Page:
Way back in 2017, I reported here about the propaganda delivered to every science teacher in the nation, a science-looking fake textbook filled with flawed studies, discredited scientists, and distraction from the issue of climate change.
But that was only the tip of the (melting) iceberg.
Investigative journalist, Katie Worth, has written Miseducation: How Climate Change Is Taught in America, a scathing, and terrifying account of the campaign to misinform America’s students and their families about the science and facts of climate change.
From page one, we see a map of the nation, with each state issued a grade on climate change education. The reader notices immediately the vast divide between the red and blue states in regard to how their schoolchildren are able to access accurate climate science.
Worth chronicles that, depending where your children grow up, they might receive no climate change education (not an uttered word about it in school), or a watered-down “both sides” version of climate change, or several, high-quality exposures to the science, leading to an electorate that has no shared scientific understandings based on their education.
This is no accident. This is dangerous. And it is working.
According to Miseducation, as of 2019, 30% of Americans falsely believed global warming was mostly natural.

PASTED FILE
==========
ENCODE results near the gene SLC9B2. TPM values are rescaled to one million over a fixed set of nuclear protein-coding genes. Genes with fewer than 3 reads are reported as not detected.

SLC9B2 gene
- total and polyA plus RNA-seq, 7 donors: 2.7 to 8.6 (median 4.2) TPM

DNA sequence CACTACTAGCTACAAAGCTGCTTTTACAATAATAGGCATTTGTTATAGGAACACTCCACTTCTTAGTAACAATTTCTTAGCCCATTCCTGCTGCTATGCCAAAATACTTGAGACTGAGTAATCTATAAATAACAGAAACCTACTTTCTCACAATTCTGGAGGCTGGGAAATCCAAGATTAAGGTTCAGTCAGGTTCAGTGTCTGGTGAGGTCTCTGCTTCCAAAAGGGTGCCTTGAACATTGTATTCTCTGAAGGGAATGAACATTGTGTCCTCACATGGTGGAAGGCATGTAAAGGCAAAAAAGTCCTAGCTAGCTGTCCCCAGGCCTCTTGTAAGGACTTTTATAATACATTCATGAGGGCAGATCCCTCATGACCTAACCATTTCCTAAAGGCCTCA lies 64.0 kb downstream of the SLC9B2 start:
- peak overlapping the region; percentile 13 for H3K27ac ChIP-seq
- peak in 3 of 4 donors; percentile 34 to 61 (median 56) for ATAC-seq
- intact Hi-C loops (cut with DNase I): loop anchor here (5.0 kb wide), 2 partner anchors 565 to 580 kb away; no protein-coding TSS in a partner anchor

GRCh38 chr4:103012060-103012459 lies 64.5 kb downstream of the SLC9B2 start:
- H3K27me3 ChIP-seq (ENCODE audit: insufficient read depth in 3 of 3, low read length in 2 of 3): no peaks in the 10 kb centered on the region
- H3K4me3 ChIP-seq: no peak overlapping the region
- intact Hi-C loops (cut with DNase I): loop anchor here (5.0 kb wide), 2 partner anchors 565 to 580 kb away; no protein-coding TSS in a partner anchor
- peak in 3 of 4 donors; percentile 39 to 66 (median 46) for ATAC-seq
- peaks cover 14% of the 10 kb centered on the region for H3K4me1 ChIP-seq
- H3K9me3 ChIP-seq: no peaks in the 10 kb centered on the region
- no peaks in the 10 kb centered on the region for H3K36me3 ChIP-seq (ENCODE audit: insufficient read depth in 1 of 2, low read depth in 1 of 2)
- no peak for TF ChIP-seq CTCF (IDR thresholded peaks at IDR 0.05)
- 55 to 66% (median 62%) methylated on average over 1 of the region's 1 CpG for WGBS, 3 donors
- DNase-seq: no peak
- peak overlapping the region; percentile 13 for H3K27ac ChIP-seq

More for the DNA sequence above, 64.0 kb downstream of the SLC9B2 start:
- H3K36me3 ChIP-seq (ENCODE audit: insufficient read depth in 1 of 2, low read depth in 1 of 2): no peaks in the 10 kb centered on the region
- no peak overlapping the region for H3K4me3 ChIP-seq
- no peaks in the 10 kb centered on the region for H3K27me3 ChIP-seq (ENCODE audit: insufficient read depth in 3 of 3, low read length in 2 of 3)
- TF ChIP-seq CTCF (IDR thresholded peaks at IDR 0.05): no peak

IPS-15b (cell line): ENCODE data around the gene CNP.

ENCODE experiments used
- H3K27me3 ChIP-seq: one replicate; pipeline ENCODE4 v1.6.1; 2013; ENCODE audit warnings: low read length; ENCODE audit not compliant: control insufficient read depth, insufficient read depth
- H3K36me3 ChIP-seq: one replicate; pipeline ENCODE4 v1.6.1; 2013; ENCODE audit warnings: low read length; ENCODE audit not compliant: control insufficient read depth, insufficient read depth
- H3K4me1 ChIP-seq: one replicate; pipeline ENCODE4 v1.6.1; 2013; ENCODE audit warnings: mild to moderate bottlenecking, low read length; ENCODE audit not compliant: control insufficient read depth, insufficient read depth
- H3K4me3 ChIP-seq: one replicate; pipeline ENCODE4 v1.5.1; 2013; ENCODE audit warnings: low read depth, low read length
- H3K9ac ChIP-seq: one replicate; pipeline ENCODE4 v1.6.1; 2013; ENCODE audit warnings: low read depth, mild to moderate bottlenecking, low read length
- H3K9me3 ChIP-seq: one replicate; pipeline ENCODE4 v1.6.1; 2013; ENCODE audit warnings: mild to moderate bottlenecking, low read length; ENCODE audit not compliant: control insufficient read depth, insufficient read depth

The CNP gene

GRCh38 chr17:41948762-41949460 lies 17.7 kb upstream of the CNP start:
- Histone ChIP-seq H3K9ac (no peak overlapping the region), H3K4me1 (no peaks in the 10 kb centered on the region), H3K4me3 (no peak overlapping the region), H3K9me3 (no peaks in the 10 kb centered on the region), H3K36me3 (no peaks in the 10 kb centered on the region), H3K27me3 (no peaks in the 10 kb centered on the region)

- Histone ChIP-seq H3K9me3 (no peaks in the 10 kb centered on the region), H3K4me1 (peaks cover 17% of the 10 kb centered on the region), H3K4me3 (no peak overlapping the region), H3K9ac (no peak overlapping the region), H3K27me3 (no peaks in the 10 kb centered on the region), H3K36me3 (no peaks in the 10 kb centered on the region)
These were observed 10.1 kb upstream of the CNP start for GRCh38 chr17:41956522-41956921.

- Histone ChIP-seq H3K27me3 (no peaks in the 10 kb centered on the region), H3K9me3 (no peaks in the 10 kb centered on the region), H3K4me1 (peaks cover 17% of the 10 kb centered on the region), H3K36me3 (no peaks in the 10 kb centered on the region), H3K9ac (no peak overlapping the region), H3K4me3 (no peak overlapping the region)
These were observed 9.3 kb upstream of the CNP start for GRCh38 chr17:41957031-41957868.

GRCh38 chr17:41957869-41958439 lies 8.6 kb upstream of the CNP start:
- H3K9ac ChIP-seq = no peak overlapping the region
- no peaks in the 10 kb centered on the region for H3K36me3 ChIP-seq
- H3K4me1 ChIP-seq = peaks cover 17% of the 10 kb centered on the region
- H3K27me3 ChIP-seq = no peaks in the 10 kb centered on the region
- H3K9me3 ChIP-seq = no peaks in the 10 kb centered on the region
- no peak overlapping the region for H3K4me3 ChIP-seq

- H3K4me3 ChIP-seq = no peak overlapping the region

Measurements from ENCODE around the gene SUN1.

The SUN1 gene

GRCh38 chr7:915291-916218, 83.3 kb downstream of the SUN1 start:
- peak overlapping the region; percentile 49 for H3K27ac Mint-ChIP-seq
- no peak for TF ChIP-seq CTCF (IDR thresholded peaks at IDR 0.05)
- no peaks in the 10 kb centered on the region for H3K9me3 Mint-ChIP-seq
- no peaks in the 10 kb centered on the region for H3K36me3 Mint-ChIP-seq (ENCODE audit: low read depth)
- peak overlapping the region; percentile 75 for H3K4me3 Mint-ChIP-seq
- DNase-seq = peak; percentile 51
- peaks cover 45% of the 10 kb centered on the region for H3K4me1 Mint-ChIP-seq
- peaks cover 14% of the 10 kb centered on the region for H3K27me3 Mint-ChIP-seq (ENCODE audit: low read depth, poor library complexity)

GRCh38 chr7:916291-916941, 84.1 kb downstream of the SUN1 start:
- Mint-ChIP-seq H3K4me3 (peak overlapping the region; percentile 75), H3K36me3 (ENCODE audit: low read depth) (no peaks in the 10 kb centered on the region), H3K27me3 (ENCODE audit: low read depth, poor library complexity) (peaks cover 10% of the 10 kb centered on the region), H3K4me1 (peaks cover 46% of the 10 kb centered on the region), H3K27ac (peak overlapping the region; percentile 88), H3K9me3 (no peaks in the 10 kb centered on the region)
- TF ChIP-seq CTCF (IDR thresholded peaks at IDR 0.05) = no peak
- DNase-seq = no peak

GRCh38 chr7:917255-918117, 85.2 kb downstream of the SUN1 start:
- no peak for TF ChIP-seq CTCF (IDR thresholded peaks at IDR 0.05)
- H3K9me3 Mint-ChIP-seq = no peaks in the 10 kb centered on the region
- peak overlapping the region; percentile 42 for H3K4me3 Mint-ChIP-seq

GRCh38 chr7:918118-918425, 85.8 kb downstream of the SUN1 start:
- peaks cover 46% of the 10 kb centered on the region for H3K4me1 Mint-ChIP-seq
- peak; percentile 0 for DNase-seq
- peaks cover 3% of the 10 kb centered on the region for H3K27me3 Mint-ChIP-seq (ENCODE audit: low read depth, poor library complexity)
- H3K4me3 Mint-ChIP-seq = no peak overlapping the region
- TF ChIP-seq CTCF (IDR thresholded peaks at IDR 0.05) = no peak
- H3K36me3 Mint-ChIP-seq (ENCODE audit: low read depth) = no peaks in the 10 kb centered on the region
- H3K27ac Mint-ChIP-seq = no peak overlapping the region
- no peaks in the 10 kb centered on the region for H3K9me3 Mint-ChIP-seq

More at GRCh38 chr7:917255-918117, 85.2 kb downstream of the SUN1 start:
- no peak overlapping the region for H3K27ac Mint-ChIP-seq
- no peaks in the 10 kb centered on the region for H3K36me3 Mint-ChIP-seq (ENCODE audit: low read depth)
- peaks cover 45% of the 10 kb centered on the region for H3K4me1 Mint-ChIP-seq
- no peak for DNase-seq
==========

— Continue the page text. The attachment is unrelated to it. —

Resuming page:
The fossil fuel industry used big tobacco’s playbook to fuel its campaign of denial, confusion, and misinformation. Then the industry relied on conservative politicians, textbook companies, and the strain on the educational system to infiltrate public schools with watered-down and skewed curricular resources and standards. They also organized efforts to make sure climate change language was not included in state standards.
This book is eye opening in its scope, its depth, and its historical accounts of the struggle of teaching evolution, which then fed into the resistance to climate change education.
According to Worth, this is a uniquely American problem. The US is the only country in the world that has a “multi-decade, multi-billion dollar deny-delay-confuse campaign that spread the idea that climate science is debatable,” and it was “implanted and sustained.” This book certainly makes the case that once you read it, you cannot unsee it. It’s like a large tangled puzzle coming together.
As a teacher, my favorite part of the book is the openness of the students’ accounts when they learn climate science and share this learning with their families. In many cases, that is where change happens and where hope lies. Because I know that when children understand what’s happening in their world, they learn better and love to share their knowledge.
In the book, we also meet several educators who are teaching climate science, whether or not their state has any standards to support it, or they teach a water-downed version, or have adopted the Next Generation Science Standards (NGSS). When there’s misinformation, it is the educator’s job to teach students to develop critical thinking skills, evaluate sources, and constantly ask themselves, Is this true, and how do I know? No matter what the world—or in many cases, their own families—is telling them.
This book is a must read for any educator, especially science teachers and school leaders, but also parents and child advocates. We can and must do better to educate our students—to learn from the past and prepare for the future, which Katie Worth chronicles for us so clearly in Miseducation.